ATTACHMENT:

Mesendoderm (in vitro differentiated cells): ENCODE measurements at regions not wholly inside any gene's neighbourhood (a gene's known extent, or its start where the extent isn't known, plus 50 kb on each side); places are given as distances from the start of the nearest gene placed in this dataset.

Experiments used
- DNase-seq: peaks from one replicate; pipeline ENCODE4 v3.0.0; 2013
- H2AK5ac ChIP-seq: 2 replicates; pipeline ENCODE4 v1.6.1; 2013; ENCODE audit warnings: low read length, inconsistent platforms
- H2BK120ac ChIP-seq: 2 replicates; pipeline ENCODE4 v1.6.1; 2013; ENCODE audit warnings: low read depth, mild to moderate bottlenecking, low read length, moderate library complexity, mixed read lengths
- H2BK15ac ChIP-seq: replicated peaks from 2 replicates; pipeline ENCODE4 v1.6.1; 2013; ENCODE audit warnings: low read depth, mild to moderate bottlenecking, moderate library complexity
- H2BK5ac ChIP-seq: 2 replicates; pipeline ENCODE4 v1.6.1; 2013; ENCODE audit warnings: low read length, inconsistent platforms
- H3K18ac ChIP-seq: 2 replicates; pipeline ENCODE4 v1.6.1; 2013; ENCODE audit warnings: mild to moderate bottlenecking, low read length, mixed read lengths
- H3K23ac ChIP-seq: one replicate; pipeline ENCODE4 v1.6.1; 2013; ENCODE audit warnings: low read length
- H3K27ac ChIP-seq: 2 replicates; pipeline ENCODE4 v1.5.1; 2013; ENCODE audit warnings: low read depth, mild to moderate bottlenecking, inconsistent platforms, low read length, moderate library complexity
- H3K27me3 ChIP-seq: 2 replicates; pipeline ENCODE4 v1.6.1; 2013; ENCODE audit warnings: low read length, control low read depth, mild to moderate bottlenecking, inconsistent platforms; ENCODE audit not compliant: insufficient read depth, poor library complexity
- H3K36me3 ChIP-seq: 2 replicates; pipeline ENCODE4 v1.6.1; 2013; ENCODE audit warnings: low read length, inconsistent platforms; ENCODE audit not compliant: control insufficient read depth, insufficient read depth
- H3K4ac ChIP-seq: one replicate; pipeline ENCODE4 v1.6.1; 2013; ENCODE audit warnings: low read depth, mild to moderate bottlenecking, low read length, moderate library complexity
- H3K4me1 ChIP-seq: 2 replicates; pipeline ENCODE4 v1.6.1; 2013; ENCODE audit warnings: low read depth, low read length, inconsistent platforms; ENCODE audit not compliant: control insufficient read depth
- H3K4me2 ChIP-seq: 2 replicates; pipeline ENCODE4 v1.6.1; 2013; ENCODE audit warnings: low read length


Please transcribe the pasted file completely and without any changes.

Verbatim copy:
Mesendoderm (in vitro differentiated cells): ENCODE measurements at regions not wholly inside any gene's neighbourhood (a gene's known extent, or its start where the extent isn't known, plus 50 kb on each side); places are given as distances from the start of the nearest gene placed in this dataset.

Experiments used
- DNase-seq: peaks from one replicate; pipeline ENCODE4 v3.0.0; 2013
- H2AK5ac ChIP-seq: 2 replicates; pipeline ENCODE4 v1.6.1; 2013; ENCODE audit warnings: low read length, inconsistent platforms
- H2BK120ac ChIP-seq: 2 replicates; pipeline ENCODE4 v1.6.1; 2013; ENCODE audit warnings: low read depth, mild to moderate bottlenecking, low read length, moderate library complexity, mixed read lengths
- H2BK15ac ChIP-seq: replicated peaks from 2 replicates; pipeline ENCODE4 v1.6.1; 2013; ENCODE audit warnings: low read depth, mild to moderate bottlenecking, moderate library complexity
- H2BK5ac ChIP-seq: 2 replicates; pipeline ENCODE4 v1.6.1; 2013; ENCODE audit warnings: low read length, inconsistent platforms
- H3K18ac ChIP-seq: 2 replicates; pipeline ENCODE4 v1.6.1; 2013; ENCODE audit warnings: mild to moderate bottlenecking, low read length, mixed read lengths
- H3K23ac ChIP-seq: one replicate; pipeline ENCODE4 v1.6.1; 2013; ENCODE audit warnings: low read length
- H3K27ac ChIP-seq: 2 replicates; pipeline ENCODE4 v1.5.1; 2013; ENCODE audit warnings: low read depth, mild to moderate bottlenecking, inconsistent platforms, low read length, moderate library complexity
- H3K27me3 ChIP-seq: 2 replicates; pipeline ENCODE4 v1.6.1; 2013; ENCODE audit warnings: low read length, control low read depth, mild to moderate bottlenecking, inconsistent platforms; ENCODE audit not compliant: insufficient read depth, poor library complexity
- H3K36me3 ChIP-seq: 2 replicates; pipeline ENCODE4 v1.6.1; 2013; ENCODE audit warnings: low read length, inconsistent platforms; ENCODE audit not compliant: control insufficient read depth, insufficient read depth
- H3K4ac ChIP-seq: one replicate; pipeline ENCODE4 v1.6.1; 2013; ENCODE audit warnings: low read depth, mild to moderate bottlenecking, low read length, moderate library complexity
- H3K4me1 ChIP-seq: 2 replicates; pipeline ENCODE4 v1.6.1; 2013; ENCODE audit warnings: low read depth, low read length, inconsistent platforms; ENCODE audit not compliant: control insufficient read depth
- H3K4me2 ChIP-seq: 2 replicates; pipeline ENCODE4 v1.6.1; 2013; ENCODE audit warnings: low read length